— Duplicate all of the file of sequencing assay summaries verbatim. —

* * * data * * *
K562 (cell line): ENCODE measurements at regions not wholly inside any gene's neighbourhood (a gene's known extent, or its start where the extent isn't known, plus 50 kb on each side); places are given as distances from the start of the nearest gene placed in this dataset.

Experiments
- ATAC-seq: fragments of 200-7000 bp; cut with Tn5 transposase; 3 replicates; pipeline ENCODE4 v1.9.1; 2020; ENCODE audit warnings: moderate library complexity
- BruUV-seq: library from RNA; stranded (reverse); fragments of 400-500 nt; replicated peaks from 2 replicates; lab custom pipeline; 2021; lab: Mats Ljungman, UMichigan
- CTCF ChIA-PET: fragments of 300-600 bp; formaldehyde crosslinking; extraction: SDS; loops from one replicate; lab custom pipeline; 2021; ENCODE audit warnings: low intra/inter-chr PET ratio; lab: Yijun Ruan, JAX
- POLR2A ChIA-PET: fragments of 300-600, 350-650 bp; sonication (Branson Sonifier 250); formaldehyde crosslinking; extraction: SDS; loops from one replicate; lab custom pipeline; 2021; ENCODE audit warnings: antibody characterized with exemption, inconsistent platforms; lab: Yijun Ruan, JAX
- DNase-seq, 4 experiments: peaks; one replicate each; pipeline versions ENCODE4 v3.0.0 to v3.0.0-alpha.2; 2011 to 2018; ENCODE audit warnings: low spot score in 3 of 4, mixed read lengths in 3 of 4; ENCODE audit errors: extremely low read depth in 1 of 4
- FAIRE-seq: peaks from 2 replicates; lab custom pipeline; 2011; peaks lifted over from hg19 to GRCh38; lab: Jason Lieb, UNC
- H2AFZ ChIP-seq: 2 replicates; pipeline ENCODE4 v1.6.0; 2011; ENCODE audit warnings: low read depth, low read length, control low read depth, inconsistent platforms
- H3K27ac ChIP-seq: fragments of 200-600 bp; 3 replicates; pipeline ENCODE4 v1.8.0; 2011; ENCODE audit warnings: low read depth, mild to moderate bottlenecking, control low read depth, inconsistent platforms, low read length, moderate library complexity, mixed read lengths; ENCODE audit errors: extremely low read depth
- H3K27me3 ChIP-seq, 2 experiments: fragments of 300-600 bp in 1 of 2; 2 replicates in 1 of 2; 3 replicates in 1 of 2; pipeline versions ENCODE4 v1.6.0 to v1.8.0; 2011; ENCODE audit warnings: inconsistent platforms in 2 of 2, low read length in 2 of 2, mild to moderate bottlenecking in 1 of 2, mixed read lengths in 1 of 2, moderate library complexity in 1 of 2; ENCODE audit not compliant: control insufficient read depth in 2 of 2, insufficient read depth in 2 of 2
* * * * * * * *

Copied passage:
K562 (cell line): ENCODE measurements at regions not wholly inside any gene's neighbourhood (a gene's known extent, or its start where the extent isn't known, plus 50 kb on each side); places are given as distances from the start of the nearest gene placed in this dataset.

Experiments
- ATAC-seq: fragments of 200-7000 bp; cut with Tn5 transposase; 3 replicates; pipeline ENCODE4 v1.9.1; 2020; ENCODE audit warnings: moderate library complexity
- BruUV-seq: library from RNA; stranded (reverse); fragments of 400-500 nt; replicated peaks from 2 replicates; lab custom pipeline; 2021; lab: Mats Ljungman, UMichigan
- CTCF ChIA-PET: fragments of 300-600 bp; formaldehyde crosslinking; extraction: SDS; loops from one replicate; lab custom pipeline; 2021; ENCODE audit warnings: low intra/inter-chr PET ratio; lab: Yijun Ruan, JAX
- POLR2A ChIA-PET: fragments of 300-600, 350-650 bp; sonication (Branson Sonifier 250); formaldehyde crosslinking; extraction: SDS; loops from one replicate; lab custom pipeline; 2021; ENCODE audit warnings: antibody characterized with exemption, inconsistent platforms; lab: Yijun Ruan, JAX
- DNase-seq, 4 experiments: peaks; one replicate each; pipeline versions ENCODE4 v3.0.0 to v3.0.0-alpha.2; 2011 to 2018; ENCODE audit warnings: low spot score in 3 of 4, mixed read lengths in 3 of 4; ENCODE audit errors: extremely low read depth in 1 of 4
- FAIRE-seq: peaks from 2 replicates; lab custom pipeline; 2011; peaks lifted over from hg19 to GRCh38; lab: Jason Lieb, UNC
- H2AFZ ChIP-seq: 2 replicates; pipeline ENCODE4 v1.6.0; 2011; ENCODE audit warnings: low read depth, low read length, control low read depth, inconsistent platforms
- H3K27ac ChIP-seq: fragments of 200-600 bp; 3 replicates; pipeline ENCODE4 v1.8.0; 2011; ENCODE audit warnings: low read depth, mild to moderate bottlenecking, control low read depth, inconsistent platforms, low read length, moderate library complexity, mixed read lengths; ENCODE audit errors: extremely low read depth
- H3K27me3 ChIP-seq, 2 experiments: fragments of 300-600 bp in 1 of 2; 2 replicates in 1 of 2; 3 replicates in 1 of 2; pipeline versions ENCODE4 v1.6.0 to v1.8.0; 2011; ENCODE audit warnings: inconsistent platforms in 2 of 2, low read length in 2 of 2, mild to moderate bottlenecking in 1 of 2, mixed read lengths in 1 of 2, moderate library complexity in 1 of 2; ENCODE audit not compliant: control insufficient read depth in 2 of 2, insufficient read depth in 2 of 2